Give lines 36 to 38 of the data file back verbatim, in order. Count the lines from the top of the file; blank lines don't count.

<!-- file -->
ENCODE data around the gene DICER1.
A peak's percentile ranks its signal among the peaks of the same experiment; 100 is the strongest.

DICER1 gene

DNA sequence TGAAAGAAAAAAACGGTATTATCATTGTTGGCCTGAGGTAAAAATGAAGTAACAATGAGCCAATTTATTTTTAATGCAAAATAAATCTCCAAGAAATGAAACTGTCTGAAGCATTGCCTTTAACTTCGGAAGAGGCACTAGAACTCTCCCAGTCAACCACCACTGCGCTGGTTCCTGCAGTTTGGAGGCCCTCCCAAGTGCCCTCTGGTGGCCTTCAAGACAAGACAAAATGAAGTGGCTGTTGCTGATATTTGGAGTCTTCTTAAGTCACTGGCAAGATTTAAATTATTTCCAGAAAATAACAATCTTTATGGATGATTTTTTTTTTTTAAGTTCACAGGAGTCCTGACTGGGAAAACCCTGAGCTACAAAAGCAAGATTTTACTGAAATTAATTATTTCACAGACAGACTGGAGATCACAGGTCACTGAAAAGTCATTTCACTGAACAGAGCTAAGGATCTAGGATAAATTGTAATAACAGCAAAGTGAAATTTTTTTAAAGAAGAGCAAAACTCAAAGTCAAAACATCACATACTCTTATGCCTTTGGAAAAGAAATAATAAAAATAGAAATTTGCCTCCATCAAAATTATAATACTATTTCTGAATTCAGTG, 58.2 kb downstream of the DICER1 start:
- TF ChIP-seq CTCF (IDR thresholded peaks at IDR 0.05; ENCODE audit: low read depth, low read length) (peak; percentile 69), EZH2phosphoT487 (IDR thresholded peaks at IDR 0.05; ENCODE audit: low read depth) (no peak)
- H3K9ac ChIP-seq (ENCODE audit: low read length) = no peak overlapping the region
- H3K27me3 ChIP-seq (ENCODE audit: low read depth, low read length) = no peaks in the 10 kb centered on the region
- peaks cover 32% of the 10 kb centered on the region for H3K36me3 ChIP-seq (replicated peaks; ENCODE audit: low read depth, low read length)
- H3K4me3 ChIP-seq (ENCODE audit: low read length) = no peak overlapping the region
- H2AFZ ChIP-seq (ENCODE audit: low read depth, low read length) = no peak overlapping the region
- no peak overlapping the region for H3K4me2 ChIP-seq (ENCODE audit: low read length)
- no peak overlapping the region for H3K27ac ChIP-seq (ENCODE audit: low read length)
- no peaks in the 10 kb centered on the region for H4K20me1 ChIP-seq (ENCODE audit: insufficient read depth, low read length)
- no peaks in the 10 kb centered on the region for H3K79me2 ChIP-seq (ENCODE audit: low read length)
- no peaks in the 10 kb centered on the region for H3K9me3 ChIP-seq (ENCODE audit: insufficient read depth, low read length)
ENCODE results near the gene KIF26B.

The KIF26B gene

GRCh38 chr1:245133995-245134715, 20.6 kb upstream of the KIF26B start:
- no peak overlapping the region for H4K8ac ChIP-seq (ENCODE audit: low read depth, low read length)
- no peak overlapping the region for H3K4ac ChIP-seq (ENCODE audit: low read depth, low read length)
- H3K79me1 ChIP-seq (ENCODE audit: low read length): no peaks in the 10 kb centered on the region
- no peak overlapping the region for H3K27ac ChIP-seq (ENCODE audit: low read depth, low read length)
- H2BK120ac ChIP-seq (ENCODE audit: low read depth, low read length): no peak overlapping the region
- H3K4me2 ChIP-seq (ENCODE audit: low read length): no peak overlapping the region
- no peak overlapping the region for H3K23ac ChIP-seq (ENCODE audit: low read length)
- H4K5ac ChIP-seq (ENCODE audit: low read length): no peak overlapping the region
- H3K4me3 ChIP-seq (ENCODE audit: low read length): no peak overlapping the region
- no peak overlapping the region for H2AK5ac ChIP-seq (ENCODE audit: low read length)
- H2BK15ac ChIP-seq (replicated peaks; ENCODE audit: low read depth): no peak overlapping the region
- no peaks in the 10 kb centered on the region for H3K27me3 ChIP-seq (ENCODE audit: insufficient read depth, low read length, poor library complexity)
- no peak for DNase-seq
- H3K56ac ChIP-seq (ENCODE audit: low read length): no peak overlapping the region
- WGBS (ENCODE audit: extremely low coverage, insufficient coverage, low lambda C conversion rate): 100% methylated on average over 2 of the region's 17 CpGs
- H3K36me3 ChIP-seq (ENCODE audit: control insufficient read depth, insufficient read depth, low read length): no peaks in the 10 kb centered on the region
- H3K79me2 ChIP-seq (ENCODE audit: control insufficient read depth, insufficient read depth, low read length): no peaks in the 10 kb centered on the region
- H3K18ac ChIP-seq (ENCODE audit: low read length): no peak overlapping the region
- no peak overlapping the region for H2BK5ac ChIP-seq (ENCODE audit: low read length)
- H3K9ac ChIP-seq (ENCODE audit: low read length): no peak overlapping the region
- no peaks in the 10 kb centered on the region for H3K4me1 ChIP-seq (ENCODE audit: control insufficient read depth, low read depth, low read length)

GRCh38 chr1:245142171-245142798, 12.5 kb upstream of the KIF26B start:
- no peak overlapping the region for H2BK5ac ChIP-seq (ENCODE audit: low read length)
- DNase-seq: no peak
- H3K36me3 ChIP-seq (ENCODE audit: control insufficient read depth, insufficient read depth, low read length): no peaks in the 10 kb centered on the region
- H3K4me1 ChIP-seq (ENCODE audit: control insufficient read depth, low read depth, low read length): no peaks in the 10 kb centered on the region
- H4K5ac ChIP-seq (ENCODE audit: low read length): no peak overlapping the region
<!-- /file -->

- H3K18ac ChIP-seq (ENCODE audit: low read length): no peak overlapping the region
- no peak overlapping the region for H2BK5ac ChIP-seq (ENCODE audit: low read length)
- H3K9ac ChIP-seq (ENCODE audit: low read length): no peak overlapping the region